Feature Article - Spring 1996

Herb Pedersen

Rambler Rooted in Bluegrass

By Bill Knopf

Herb Pedersen's amazing career crosses the boundaries of bluegrass, country, and pop music, and includes recording, television, and film credits. His versatility as a vocalist and instrumentalist has made him one of the most sought after performers and studio musicians in the business. With the success of his band, the Laurel Canyon Ramblers, Herb has again become a familiar face on the bluegrass scene. The bluegrass community knows him for his banjo playing and beautiful tenor vocals, but Herb's talents have long been recognized by top artists in other areas of music. His performing and recording credits include the likes of Linda Ronstadt, Emmylou Harris, Gram Parsons, and John Denver. In addition to banjo, Herb plays guitar and some Dobro. According to Herb, "It's a good diversion from banjo."

Herb's parents were both born in the San Francisco Bay Area and settled in Berkeley across the bay. Since Berkeley is a college community (University of California), Herb had a broad range of music to listen to and draw from. As a young boy, he also listened to the latest pop music. It was recordings of the Everly Brothers that prompted him to play guitaróan old Stella his mother owned. "I wasn't so much interested in playing lead, but I wanted to learn chords for singing accompaniment. My grammar school actually offered lessons through the orchestra program," remembers Herb.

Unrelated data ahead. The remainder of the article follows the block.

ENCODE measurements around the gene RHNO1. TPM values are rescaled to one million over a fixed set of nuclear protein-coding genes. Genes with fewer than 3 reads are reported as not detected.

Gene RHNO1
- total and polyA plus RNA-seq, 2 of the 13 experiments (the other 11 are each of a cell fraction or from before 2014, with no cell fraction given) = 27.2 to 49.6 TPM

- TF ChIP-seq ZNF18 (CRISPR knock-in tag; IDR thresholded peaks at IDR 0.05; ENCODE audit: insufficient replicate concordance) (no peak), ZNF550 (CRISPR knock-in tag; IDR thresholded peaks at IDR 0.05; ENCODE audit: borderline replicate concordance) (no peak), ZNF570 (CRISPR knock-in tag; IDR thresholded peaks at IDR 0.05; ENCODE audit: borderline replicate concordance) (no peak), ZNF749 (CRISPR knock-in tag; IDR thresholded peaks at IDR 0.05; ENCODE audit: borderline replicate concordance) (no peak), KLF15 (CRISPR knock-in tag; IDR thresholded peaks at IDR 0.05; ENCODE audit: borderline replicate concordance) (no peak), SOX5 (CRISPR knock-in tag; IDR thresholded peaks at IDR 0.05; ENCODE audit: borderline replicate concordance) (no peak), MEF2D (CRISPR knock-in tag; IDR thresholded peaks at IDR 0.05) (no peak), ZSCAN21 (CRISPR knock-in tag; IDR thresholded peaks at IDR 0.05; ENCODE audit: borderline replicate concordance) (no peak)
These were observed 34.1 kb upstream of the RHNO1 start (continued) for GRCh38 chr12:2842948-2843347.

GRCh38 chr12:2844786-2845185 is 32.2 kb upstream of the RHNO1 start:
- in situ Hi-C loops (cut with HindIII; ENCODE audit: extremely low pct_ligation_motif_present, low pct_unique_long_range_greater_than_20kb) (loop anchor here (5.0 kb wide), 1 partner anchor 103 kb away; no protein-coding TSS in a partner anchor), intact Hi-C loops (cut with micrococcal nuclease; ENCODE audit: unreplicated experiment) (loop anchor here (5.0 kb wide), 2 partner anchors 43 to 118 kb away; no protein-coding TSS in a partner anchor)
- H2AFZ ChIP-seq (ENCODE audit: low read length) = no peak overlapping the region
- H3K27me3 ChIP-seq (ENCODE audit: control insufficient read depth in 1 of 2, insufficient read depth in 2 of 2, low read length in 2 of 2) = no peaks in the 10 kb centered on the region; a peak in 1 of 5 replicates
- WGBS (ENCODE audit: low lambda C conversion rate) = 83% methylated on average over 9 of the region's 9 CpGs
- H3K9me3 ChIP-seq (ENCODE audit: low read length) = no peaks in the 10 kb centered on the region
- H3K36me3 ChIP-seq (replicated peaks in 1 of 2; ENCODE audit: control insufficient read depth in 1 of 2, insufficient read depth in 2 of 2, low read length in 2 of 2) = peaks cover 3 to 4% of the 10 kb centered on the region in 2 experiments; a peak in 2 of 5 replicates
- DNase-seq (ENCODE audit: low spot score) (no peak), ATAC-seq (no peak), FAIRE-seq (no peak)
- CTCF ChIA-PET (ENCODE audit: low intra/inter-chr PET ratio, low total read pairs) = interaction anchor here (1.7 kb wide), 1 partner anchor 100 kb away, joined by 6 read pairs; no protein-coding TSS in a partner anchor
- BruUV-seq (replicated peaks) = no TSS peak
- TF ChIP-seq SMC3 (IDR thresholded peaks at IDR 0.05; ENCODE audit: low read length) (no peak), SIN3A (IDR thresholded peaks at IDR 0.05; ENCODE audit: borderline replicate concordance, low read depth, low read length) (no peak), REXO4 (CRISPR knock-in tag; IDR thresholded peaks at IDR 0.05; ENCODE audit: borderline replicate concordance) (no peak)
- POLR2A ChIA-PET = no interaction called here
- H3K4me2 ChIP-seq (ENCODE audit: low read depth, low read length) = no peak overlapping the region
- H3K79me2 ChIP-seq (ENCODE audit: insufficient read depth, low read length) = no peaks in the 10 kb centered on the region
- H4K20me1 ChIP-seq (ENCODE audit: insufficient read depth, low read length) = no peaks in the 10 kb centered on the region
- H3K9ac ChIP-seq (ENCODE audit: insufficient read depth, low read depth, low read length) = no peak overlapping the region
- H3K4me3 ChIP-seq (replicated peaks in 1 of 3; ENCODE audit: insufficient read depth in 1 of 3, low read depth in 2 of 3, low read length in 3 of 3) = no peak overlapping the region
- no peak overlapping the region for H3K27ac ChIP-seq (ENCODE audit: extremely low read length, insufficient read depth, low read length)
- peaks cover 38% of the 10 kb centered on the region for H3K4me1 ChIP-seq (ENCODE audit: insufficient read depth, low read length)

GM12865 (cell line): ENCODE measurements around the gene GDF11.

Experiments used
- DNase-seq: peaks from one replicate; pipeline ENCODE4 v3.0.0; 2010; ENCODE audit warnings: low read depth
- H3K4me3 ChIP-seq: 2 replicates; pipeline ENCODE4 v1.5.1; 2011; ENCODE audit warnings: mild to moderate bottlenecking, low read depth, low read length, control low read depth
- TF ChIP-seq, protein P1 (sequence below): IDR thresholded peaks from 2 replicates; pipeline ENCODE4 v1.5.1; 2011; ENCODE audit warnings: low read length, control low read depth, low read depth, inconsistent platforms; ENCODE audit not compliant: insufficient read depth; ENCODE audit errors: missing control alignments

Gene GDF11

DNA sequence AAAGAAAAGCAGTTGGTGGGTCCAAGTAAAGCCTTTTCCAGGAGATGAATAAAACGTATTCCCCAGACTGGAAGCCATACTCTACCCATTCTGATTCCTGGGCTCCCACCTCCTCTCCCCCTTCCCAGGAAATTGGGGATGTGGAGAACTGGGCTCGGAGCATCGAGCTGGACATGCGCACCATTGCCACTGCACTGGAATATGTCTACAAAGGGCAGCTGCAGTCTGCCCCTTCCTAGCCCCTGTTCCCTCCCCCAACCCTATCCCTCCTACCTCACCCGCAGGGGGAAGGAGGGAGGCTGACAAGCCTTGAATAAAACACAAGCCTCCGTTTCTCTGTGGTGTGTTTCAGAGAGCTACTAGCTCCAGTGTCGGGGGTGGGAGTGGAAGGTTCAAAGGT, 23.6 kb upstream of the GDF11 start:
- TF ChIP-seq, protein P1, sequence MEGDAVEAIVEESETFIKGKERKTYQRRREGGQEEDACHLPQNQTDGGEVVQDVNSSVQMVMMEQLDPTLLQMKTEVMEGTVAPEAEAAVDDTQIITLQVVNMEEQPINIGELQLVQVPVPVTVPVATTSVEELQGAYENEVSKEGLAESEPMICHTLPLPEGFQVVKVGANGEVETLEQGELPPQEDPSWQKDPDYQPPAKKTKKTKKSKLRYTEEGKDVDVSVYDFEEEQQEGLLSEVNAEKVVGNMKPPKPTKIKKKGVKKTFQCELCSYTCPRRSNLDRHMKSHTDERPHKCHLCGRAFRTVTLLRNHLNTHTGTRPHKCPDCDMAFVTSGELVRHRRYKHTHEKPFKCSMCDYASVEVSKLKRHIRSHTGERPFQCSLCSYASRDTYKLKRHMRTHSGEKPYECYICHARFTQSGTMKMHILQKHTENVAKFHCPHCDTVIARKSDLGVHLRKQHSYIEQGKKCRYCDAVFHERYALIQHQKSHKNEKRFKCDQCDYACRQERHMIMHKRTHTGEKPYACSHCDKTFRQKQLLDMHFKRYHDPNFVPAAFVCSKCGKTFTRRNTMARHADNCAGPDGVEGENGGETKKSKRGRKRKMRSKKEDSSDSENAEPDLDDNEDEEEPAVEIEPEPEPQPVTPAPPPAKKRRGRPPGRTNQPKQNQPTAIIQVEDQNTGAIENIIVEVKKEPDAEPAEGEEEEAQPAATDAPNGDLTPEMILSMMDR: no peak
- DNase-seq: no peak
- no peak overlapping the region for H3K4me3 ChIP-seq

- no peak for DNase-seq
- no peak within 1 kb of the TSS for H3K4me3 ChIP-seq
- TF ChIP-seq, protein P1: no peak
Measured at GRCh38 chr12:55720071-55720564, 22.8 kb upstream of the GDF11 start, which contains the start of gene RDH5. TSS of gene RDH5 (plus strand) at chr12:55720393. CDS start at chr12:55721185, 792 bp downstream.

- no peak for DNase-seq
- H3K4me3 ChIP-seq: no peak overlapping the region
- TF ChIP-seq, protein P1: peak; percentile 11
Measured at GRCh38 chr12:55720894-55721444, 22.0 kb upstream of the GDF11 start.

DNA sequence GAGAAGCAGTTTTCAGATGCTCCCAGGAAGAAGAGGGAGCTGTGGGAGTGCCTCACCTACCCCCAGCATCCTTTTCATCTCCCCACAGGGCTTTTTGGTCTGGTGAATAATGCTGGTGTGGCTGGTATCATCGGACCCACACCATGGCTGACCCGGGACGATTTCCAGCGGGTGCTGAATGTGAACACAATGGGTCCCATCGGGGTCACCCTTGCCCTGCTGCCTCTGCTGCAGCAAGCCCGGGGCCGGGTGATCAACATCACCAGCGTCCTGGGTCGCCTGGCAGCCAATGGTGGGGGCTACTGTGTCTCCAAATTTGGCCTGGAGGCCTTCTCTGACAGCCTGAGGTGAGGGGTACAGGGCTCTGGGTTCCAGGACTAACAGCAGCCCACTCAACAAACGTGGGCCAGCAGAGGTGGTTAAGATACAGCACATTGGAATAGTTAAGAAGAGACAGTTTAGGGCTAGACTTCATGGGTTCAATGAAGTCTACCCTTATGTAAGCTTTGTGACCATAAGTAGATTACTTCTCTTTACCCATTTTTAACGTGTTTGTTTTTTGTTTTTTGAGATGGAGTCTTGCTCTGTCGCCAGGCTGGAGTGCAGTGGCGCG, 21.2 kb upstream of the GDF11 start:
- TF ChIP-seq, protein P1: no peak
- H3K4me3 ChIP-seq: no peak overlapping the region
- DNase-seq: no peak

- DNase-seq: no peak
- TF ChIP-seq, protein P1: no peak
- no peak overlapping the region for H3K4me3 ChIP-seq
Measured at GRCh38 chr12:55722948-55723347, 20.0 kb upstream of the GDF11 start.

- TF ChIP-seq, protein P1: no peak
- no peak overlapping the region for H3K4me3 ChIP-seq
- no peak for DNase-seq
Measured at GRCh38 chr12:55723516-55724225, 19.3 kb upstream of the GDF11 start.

Future mandolinist Butch Waller and Herb started singing together during the sixth or seventh grade. Besides the Everly Brothers, Herb and Butch learned other tunes they could perform on acoustic guitars, including songs by the Louvin Brothers and the Blue Sky Boys. Upon discovering bluegrass, they were greatly influenced by the Osborne Brothers and Jim and Jesse. "There was just something about siblings singing together that really attracted us. The Kingston Trio was a very popular folk group performing in the Bay Area during this time, and I really liked the sound of that banjo. I expressed this to the clerk in a record store who recommended Flatt and Scruggs' first recording on the Mercury label." That album completely changed Herb's view of the banjo: "God love Dave Guard, but this was a whole other deal."